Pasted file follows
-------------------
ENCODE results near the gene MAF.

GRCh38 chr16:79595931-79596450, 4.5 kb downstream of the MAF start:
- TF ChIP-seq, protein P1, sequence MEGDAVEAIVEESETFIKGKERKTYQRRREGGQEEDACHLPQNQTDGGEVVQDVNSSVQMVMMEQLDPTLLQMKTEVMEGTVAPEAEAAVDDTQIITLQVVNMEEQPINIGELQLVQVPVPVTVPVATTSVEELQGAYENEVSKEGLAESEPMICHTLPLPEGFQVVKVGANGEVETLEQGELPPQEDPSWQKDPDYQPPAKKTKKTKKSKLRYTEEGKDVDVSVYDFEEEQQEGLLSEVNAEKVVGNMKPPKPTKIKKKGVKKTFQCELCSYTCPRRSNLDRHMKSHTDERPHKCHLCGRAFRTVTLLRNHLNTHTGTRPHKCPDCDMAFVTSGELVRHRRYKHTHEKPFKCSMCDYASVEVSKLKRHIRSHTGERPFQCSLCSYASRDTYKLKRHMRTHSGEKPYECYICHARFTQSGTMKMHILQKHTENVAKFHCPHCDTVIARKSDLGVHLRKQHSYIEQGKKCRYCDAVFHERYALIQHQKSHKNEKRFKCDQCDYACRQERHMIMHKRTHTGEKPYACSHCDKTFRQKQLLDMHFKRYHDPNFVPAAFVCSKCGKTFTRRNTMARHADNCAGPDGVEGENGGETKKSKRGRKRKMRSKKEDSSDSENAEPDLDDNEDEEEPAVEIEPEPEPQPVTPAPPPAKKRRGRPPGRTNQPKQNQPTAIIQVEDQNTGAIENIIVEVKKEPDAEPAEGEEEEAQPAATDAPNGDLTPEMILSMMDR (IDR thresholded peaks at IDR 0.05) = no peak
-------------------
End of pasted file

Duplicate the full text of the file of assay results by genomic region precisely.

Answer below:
ENCODE results near the gene MAF.

GRCh38 chr16:79595931-79596450, 4.5 kb downstream of the MAF start:
- TF ChIP-seq, protein P1, sequence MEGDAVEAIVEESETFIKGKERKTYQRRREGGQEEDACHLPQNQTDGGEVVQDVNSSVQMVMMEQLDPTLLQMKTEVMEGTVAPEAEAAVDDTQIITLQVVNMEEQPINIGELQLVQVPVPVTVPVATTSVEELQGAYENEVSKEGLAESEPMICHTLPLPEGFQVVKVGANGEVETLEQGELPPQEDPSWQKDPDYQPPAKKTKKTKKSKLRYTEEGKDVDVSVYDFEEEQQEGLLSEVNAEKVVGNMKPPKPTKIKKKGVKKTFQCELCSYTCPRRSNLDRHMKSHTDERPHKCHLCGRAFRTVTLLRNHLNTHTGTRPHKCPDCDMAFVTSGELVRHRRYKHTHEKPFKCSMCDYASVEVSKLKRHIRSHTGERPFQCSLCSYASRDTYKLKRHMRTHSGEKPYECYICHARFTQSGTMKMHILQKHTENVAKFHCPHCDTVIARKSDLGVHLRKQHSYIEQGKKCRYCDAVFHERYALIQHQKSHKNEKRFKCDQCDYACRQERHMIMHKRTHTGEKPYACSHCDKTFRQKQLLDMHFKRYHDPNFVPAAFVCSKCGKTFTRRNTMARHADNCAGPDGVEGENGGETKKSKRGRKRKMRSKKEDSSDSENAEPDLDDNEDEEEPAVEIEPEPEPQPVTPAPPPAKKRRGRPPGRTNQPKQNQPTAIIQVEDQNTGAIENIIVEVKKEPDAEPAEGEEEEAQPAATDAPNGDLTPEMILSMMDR (IDR thresholded peaks at IDR 0.05) = no peak